Reclaiming Chocolate City
A few weeks ago, an Uber driver informed me that when he used to live on Flager NW, he ran out of his house to avoid becoming the victim of a violent crime.
To step back a bit, Flager NW is a street in LeDroit in Northwest DC, Ward 5—a neighborhood designed explicitly for whites only when residential development began in the 1870s. However, by the 1980s, the area had become home to upwardly mobile Black families, many of whom were connected to nearby Howard University. The area’s location north of what was then the city limits (Florida Avenue NW) lent itself to such exclusivity. The community reached its peak in the 1940s.
The aftermath of the riots of the 1960s, as well as crack-cocaine, drove many of the area’s Black intellectuals to the suburbs. Urban blight beset the area and much of the rest of the city, most of which continued up until recently.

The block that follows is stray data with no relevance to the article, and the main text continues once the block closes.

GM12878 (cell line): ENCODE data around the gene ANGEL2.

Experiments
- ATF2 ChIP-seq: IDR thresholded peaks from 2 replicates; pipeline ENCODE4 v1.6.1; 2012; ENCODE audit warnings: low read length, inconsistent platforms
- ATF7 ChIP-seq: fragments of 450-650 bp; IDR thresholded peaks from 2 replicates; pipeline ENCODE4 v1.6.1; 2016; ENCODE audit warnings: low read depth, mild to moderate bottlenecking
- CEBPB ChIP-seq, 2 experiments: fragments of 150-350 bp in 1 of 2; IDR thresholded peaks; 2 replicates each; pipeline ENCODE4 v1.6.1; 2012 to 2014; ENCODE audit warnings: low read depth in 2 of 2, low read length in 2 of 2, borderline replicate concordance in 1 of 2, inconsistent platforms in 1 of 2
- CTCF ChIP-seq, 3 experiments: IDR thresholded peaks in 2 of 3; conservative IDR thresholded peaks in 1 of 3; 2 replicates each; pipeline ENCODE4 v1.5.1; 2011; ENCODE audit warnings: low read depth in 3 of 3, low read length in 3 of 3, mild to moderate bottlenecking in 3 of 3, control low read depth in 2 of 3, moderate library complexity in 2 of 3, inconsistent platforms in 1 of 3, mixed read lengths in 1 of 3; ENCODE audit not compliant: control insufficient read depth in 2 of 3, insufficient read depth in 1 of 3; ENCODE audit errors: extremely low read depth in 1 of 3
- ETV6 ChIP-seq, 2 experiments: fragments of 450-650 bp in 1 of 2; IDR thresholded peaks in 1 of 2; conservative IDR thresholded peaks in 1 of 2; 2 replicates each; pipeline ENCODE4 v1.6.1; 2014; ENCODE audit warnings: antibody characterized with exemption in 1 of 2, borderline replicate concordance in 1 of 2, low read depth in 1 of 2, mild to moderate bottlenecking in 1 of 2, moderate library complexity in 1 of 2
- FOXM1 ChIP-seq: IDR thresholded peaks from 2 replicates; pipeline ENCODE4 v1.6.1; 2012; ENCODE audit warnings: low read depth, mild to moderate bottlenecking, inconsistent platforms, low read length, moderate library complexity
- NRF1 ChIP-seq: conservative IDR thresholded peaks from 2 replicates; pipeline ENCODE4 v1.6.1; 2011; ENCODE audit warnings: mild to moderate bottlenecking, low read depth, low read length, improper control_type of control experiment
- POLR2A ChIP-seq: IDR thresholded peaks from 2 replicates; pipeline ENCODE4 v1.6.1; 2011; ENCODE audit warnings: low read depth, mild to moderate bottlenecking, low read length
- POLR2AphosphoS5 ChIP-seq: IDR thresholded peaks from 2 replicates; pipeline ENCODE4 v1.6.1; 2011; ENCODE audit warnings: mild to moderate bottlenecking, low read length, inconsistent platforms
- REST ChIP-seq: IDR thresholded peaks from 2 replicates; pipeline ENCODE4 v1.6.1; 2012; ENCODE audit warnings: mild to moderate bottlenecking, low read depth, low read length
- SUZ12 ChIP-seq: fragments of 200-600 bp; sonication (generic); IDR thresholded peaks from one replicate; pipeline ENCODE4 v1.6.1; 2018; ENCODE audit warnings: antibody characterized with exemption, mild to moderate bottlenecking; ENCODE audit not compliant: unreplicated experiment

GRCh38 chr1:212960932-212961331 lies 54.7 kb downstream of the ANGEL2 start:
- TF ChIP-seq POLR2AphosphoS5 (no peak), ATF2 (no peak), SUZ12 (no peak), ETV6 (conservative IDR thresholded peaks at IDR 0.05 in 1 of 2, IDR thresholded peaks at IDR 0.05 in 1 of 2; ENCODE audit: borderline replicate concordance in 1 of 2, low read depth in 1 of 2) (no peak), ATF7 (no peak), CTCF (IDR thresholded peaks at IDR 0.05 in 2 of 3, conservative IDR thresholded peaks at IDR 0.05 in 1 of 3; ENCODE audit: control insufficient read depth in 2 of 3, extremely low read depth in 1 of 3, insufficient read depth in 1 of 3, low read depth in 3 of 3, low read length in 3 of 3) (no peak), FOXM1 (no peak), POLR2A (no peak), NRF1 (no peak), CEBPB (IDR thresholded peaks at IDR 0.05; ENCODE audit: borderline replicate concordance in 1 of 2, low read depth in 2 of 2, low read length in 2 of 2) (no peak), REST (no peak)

Today, the neighborhood has returned to its white supremacist beginnings. There is no gate, but Black folks have been run out of the Northwest Quadrant due to the increase in property values and dubious realty practices. The neighborhood’s proximity to North Capitol makes it a prime target for gentrification.
The resilience to DC’s Black community is evident; many long-term residents have found ways to survive and preserve their history through storytelling and other forms of art. DC’s open mic circuit is full of youth who spit aggressive poetry about the creeping gentrification and white obliviousness. The fate of the city hangs in the balance. I am confident that future generations of Black DC residents will reclaim and reinvigorate “Chocolate City.”
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